By Amanda Findley
Barely a week goes by without numerous people contacting me simply looking for somewhere affordable to live. Almost every time my answer is the same - I'm so sorry, I wish I could help, have you tried...
The definition of affordable housing in practical terms is where you don't have to pay out more than 30 per cent of your income to keep a roof over your head. Anything over that affordable line means you are in housing stress of some sort. These days it's a rare thing indeed to meet someone who has anywhere near that 30 per cent.
The cruellest thing is something could have been done long before we reached this crisis point. Governments in Australia have chosen to let the so called 'free market' decide on the cost of rent.
Support for tax breaks for investment properties means that wealth is accumulating faster for those who could afford to buy into the property market and continues to squeeze people out. Successive governments have taken the popular way out and kept the tax breaks in place while reducing the spend on public housing.
The Liberals in NSW took this one step further and transferred a huge percentage of the public housing stock to not-for-profit housing groups. Here in the Shoalhaven those properties were mostly transferred to Southern Cross Housing.
Some of the homes transferred were not fit for people to live in and the measly budget that the Government supplied meant that fix ups are actually a waste of money - when what we need is new fit for purpose housing.
This is a band wagon I have been on for years. I can't tell you how many ministers I have handed a briefing document outlining how redeveloping some of Nowra's worst homes would be a win for the government, a win for the people and a win for business! All responses were happy lip service and no real action.
I recently brought a Mayoral Minute to the table to try and explore some ways that council could possibly raise revenue for a housing fund that could assist with building more homes.
These are the recommendations that had majority support but not all councillors voted for it.
1. Receives a report from staff in a timely manner on potential proactive actions that can be taken to influence the availability of existing housing and increase the amount of affordable housing available in Shoalhaven, that specifically considers the following opportunities/potential Council actions:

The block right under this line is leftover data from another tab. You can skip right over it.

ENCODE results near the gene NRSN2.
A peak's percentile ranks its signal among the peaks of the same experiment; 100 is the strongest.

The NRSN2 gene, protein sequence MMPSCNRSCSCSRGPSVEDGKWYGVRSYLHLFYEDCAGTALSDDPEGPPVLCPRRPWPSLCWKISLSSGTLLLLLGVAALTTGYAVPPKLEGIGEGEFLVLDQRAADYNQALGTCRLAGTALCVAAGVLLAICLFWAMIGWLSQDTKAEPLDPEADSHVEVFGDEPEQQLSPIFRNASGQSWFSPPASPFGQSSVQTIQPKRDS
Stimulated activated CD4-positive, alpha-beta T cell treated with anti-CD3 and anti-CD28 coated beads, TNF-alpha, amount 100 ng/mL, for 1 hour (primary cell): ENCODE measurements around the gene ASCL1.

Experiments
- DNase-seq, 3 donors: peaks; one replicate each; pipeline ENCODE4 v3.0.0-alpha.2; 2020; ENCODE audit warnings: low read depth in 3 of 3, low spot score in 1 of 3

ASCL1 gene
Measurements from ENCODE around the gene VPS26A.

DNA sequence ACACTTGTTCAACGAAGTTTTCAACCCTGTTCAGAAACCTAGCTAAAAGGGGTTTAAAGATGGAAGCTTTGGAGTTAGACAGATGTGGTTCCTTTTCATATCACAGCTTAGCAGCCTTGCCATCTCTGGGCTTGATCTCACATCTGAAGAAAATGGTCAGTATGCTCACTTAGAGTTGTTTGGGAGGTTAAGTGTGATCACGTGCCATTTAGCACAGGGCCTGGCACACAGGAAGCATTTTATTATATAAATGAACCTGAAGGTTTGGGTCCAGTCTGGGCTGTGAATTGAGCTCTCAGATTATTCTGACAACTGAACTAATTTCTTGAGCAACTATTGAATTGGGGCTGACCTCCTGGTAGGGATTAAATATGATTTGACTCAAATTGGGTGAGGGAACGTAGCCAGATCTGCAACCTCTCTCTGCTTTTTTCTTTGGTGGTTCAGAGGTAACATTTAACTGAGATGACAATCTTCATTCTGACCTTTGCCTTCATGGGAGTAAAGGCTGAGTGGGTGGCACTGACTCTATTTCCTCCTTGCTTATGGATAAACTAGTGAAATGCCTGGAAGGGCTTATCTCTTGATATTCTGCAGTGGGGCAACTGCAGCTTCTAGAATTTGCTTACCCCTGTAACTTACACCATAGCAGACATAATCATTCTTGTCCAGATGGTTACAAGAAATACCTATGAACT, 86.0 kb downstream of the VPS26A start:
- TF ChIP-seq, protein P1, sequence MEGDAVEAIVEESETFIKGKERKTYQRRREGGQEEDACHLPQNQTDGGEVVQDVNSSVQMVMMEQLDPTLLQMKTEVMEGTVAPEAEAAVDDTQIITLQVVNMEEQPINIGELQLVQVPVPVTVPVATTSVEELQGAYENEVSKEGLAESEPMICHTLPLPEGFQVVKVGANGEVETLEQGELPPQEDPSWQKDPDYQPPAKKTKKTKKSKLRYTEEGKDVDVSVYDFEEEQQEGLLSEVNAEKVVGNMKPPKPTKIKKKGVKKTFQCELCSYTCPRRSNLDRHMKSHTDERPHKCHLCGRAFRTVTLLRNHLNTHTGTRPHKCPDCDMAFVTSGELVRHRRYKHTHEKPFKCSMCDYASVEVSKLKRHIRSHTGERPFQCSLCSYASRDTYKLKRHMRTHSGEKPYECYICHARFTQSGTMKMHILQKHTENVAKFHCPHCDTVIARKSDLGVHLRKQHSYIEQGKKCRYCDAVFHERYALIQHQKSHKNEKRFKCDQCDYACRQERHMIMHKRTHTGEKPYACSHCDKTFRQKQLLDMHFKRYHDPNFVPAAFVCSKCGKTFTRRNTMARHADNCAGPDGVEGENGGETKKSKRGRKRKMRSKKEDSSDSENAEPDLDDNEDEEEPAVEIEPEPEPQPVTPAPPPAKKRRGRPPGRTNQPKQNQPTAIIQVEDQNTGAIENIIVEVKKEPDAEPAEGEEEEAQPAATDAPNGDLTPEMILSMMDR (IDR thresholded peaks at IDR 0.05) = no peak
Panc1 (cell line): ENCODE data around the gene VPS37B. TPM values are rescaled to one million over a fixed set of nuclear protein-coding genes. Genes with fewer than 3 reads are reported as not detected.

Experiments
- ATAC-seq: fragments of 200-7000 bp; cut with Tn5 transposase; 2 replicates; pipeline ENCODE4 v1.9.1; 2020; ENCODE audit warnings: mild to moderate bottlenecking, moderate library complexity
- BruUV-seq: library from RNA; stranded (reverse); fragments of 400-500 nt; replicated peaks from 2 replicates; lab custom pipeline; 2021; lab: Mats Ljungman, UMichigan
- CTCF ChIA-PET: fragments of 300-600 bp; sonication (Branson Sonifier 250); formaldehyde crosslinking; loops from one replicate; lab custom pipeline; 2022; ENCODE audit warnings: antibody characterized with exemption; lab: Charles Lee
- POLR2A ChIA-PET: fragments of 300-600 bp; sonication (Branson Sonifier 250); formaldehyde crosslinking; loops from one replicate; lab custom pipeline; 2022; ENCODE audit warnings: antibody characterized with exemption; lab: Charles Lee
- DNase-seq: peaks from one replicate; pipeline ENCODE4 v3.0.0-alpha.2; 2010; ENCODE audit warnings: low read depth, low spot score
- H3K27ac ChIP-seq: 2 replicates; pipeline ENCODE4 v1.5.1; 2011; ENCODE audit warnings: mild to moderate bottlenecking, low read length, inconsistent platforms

a. Special rate variation (SRV) to create an affordable housing fund.
Note: including how relevant Short Term Rental Accommodation (STRA) properties could be identified; options to create a specific rating category for STRA properties and the associated administrative process, including any legislative impediments, for the movement of relevant properties; the processes required to establish and administer the SRV; and the creation of a restricted reserve account where all funds raised through the SRV are to be used for the purpose of generating additional perpetual affordable housing in Shoalhaven.
b. Land use planning options to better manage the amount of STRA available within Shoalhaven and its use/operation.
Note: including the potential for mapping and/or other provisions in Councils Local Environmental Plan and other planning documents to prohibit, cap/limit or allow the continuation of STRA in Shoalhaven.
c. Run a campaign to reach non-resident ratepayers and STRA owners to urge them to consider renting their dwellings longer term to contribute to the local rental accommodation market and assist in the provision of additional much needed affordable housing opportunities.
Note: including all possible practical and cost-effective ways of reaching relevant owners, such as direct mail outs, and the potential associated costs.
2. Considers the potential impact of any actions that are ultimately pursued in this regard on the visitor economy of the City (including research if necessary) and achieve a supportable balanced outcome, if possible, for the future.
Once the minute was made public, it drew some negative points of view as would be expected, but overwhelmingly people have been supportive and see it as a positive way to try and do something.
I doubt this will yield any fruit, but we have to try, not unlike the frustrated Mayor of Dorset in Tasmania who did something similar.
There is no quick fix to the housing crisis. It needs all three levels of government rowing in the same direction and right now it feels like I am a professional hamster and the other levels of government have stuck the oars in the wheel. I still will keep trying.
Amanda Findley is the popularly elected Greens Mayor of Shoalhaven City Council and serving her second term as Mayor and her fourth term on Council.
Feature image: Graffiti on wall asking for Affordable Housing For Everyone Photo credit: M-SUR/Shutterstock.com